Let’s talk about a prospective student who stumbles upon your hypothetical criminal justice degree page. They watch a video highlighting the program’s internship opportunities and a few quick testimonials from alumni who secured jobs after graduation, one of whom chose to pursue a law degree at your university and went on to become a judge. You’ve probably captured your audience’s attention, so what’s next?
Give them strategic and informative offers. Perhaps an article titled, “How to Determine if a Criminal Justice Degree is Right for You?” At the end of that article, you could include a link to a virtual event with the now-judge-alumni discussing their journey through your program and the ease of the track to law school, not to mention the connections they developed, which ultimately helped them secure their dream job.
Creating this type of experience is more likely to convince your prospective student to reach out for enrollment information, or even to apply. But without carefully guiding them through their buyer’s journey, you could have lost them at “enroll today.”
9. Mobile first/responsive web design
How else will you lose prospective students? When your site takes too much time and effort to navigate.
As of 2019, Google switched to mobile-first indexing, meaning it primarily crawls and indexes pages via smartphone. Not only will a terrible mobile user experience harm your ranking, it could turn students off from your institution entirely. Your audience has very small tolerance for slow load times on mobile since it takes up the entire screen. Don’t lose them over something that you could fix.
10. Get your off-page details right
SEO is a combination of content optimization (keywords) and technical optimization (site performance), with a little bit of off-page optimization thrown in. Don’t neglect the following off-page elements in building search-optimized pages:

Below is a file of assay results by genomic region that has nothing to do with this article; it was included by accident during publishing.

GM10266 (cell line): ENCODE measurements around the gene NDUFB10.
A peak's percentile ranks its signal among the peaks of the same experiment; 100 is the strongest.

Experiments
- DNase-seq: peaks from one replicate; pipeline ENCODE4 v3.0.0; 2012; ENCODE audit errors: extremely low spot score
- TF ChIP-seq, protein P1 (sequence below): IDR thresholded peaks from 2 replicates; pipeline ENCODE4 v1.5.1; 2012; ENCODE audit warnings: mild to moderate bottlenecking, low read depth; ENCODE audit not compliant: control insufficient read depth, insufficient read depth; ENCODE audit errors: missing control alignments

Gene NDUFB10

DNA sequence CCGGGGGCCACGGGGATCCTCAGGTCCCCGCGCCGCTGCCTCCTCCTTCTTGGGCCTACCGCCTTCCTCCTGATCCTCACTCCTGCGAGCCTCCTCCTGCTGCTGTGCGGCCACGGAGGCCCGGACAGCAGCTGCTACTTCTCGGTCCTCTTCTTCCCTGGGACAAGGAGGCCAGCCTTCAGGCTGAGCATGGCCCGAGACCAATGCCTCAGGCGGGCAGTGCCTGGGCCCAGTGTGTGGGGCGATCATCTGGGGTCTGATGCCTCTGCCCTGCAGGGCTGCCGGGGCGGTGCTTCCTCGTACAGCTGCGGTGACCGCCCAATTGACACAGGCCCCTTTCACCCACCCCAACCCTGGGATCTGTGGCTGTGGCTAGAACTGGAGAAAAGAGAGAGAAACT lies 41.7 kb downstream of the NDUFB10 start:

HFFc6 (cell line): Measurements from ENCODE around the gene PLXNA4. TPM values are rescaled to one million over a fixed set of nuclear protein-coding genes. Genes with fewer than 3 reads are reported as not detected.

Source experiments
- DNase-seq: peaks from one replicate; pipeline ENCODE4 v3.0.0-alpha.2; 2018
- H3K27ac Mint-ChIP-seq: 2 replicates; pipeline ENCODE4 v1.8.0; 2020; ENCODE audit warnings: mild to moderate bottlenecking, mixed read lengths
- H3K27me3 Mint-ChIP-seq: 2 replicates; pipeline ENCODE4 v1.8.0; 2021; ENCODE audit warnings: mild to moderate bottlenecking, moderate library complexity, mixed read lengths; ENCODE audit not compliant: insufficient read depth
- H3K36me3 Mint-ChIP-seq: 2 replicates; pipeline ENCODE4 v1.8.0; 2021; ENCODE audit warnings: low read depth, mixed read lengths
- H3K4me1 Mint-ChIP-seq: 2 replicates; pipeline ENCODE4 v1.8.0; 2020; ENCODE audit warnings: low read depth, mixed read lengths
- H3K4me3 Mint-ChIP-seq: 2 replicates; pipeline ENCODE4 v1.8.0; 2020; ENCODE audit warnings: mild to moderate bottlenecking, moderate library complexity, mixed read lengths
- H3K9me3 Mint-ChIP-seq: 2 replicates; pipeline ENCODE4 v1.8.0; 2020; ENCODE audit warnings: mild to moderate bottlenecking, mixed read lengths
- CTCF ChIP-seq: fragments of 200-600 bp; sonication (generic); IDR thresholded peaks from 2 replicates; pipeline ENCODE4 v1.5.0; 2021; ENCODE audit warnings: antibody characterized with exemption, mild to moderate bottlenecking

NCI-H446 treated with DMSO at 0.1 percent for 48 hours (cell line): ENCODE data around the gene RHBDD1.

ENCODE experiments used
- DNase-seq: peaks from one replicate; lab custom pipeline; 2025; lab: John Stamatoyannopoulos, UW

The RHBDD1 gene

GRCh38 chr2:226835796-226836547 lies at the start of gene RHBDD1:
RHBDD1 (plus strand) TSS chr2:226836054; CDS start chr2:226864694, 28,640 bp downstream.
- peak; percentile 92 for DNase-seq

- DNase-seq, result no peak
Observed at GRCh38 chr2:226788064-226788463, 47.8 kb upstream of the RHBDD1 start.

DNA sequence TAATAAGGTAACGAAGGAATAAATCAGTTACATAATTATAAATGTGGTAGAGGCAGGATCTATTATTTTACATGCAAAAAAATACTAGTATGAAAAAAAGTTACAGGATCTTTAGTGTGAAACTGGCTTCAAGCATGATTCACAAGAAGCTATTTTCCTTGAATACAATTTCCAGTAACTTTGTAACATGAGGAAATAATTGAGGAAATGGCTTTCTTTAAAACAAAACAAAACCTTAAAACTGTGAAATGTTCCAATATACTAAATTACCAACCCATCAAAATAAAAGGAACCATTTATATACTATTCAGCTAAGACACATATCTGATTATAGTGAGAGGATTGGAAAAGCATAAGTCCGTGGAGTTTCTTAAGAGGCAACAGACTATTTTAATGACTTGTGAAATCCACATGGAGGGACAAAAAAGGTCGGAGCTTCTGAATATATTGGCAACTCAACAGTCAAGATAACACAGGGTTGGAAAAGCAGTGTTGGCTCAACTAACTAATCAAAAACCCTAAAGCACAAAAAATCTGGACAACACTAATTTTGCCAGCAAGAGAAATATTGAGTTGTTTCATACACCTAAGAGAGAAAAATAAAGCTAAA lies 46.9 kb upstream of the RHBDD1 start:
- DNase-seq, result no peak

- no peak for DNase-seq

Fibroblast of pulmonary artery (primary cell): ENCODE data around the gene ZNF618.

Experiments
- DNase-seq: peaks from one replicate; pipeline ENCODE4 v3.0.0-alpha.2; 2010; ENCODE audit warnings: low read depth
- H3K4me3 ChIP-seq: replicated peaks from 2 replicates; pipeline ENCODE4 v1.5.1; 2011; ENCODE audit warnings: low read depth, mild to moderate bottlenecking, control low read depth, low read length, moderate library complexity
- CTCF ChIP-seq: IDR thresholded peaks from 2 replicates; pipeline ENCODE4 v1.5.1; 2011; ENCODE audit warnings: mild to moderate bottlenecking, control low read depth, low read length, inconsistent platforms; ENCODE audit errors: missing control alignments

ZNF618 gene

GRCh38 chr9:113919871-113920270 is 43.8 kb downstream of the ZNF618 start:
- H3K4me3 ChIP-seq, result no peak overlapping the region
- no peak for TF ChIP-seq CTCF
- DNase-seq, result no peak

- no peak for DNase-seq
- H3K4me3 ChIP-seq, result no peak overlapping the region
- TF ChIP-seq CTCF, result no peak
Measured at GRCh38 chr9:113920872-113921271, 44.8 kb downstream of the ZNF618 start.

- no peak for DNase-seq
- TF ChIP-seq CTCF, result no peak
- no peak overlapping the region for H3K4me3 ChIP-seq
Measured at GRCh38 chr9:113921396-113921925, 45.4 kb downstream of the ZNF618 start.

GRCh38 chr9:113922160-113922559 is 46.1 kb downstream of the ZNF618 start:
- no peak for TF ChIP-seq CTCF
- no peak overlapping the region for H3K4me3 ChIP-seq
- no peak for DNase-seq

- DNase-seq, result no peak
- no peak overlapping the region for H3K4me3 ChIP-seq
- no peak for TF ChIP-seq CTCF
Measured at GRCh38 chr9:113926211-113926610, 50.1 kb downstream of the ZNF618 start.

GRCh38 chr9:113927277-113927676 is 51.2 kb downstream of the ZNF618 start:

- Title tag: It should contain your main keyword and should NOT be identical to your H1.
- URL: A search-friendly URL is short and contains your main keywords, rather than just duplicating the entire title of a page.
- Meta-description: This isn’t actually a huge SEO factor, but a well-written meta-description will encourage users to click on your link.
- Alt text: Include alt text for all images.
Now that we’ve given you ten different considerations to jump start your SEO strategy, let’s talk about seven tools that will help get you there. (We’ve already mentioned a few of them.)
Popular SEO Tools for University Websites
There’s no shortage of tools promising to help improve your website’s SEO. So which should you use? We took a look at 12 of the most popular SEO tools for higher ed websites:
1. Google Analytics
This is an excellent website analytics service to track and report your website traffic. By using Google Analytics, you can identify user behavior, such as pages generating high traffic and low conversions. Then, you can take a look at the page and see if there’s a better call to action that you could implement on the page to help CRO.
2. Google Search Console
Google Search Console gives you tools and reports to improve your search performance on Google. You can measure your site’s search traffic and performance, identify and fix issues that might be hurting your SEO, and generally make sure your site is optimized for Google.
We’ve covered keywords, audits, and backlinks. What does SEMrush do? All that and more. They leverage their immense database of over 808 million domains and 20 billion keywords to complete your own keyword research, track your competitor’s strategy, run your SEO audit, and identify opportunities for you to gain better search traffic.